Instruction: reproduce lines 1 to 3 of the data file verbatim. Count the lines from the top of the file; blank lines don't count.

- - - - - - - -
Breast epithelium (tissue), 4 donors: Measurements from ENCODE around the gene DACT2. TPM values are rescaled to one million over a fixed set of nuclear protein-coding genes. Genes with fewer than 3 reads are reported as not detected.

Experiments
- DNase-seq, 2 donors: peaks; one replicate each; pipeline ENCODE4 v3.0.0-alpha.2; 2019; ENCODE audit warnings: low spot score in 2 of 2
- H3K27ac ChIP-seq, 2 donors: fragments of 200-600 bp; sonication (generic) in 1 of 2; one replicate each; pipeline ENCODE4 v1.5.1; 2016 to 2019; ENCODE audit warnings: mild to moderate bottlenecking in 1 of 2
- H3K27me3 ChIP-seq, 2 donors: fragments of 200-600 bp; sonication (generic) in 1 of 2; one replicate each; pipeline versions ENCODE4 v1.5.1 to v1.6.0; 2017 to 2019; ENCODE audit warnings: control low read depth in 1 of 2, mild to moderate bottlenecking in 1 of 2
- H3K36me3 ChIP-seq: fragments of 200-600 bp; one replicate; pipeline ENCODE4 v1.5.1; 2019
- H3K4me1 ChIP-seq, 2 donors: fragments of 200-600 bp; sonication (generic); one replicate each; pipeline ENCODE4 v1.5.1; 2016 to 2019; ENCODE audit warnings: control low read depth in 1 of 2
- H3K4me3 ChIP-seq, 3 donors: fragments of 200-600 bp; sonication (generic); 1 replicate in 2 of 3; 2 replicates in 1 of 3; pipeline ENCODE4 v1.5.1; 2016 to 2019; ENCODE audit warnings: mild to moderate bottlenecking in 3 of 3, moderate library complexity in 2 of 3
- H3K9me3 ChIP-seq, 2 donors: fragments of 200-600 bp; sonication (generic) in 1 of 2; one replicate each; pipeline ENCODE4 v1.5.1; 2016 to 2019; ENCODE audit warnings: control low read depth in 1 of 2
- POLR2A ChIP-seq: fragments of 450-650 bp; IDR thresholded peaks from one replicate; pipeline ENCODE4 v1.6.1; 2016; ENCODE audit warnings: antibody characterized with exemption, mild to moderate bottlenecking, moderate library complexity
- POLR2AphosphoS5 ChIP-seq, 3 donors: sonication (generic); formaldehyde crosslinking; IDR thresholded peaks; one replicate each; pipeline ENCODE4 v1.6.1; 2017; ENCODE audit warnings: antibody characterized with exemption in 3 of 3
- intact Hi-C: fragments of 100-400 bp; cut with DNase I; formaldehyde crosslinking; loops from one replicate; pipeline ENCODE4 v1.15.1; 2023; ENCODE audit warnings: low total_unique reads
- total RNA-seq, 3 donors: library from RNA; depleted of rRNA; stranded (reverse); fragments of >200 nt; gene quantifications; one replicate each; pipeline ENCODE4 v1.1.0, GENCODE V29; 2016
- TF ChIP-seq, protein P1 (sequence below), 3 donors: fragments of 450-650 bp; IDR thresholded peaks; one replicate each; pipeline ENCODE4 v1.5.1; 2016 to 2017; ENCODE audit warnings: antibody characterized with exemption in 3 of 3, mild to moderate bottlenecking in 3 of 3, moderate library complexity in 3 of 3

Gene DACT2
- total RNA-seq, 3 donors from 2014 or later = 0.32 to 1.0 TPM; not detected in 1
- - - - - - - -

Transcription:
Breast epithelium (tissue), 4 donors: Measurements from ENCODE around the gene DACT2. TPM values are rescaled to one million over a fixed set of nuclear protein-coding genes. Genes with fewer than 3 reads are reported as not detected.

Experiments
- DNase-seq, 2 donors: peaks; one replicate each; pipeline ENCODE4 v3.0.0-alpha.2; 2019; ENCODE audit warnings: low spot score in 2 of 2